We used to hike much more than we do now. Even so, when we are traveling and there is an opportunity to take a walking tour, we take advantage of it! Also, we go on day trips in the Chicago area, to a variety of places to find something artistic or unusual.
On our first day in Tanzania, we spent the morning on a genuine hike! This ficus tree captured my interest.
On that same hike, our guide stopped to pick up something off the ground – a giraffe turd! Holding it in his open palm, he told us it was the turd of a male giraffe, because of its somewhat football shape. Female giraffe turds are flat on each end! Several of our group of hikers crowded around to get a close-up of this unusual find! The guide patiently waited, while with his other hand he looked at something on his cellphone!
Where there is giraffe poop, you can be sure there are giraffes nearby! This one walked nonchalantly away from us – since it was also a male giraffe, I wonder if his was the deposit we had been examining!
Later during that trip, on the day we arrived at Serengeti National Park, another hike had been arranged! I love to walk because that is when I see the small things that would be missed on a bike or traveling in a vehicle! I took photos of these three small things on that hike.
Most of my walks are short treks either around campus or somewhere else in town. On campus one day, which happened to be my birthday, Dale and I were taking our usual walk around campus, when we came upon two other residents who were walking their dogs and had stopped to chat (while social distancing!). It’s common for residents to greet each other or chat on these walks, but before long, someone says, “Well, I need to keep walking” and they go their separate ways.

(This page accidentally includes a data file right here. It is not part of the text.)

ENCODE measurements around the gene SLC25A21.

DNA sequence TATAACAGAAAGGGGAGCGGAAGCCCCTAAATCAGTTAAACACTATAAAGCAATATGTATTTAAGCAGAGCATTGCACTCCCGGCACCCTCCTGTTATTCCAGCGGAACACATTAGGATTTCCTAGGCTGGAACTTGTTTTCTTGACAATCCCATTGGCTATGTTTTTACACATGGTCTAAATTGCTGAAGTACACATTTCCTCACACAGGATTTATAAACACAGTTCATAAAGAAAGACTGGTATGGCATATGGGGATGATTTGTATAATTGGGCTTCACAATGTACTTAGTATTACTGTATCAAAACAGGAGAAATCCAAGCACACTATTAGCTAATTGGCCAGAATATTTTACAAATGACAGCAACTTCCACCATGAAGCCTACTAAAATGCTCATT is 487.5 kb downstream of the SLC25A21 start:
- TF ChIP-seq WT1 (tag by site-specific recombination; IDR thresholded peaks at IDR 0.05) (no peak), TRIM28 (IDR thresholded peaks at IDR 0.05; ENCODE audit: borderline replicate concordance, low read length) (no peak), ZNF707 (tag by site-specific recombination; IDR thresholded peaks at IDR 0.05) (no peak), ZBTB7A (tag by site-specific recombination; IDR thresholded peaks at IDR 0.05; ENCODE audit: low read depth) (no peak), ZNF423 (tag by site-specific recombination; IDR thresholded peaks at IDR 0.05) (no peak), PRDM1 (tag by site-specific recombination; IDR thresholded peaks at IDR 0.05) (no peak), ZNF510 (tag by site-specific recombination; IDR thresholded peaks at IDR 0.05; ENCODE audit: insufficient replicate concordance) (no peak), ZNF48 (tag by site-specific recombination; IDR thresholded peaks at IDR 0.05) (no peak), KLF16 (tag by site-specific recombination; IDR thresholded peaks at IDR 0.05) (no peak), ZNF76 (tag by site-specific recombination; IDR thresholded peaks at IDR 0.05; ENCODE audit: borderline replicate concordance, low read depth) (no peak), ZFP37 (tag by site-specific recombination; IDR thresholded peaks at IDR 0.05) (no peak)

During the pandemic, we’ve taken day trips to far-flung suburbs and nature reserves.
Some of my favorite walks are in sculpture parks! Our walk at Morton Arboretum, which happened to be on my birthday this year, was in search of a new installation of sculptures by a South African artist.
How often do you actually deep think of time as a concept?
Not often, unless my attention is drawn to it – I have read two books recently that dealt, partially or totally, with the concept of time: When: The Scientific Secrets of Perfect Timing by Daniel Pink and Brief Answers to the Big Questions by Stephen Hawking. Both were thought-provoking books.
When was the last time that you sat down and tried to visualise the future of the planet by 50 years? [Where are we going to be in the year 2069? Explain your thoughts]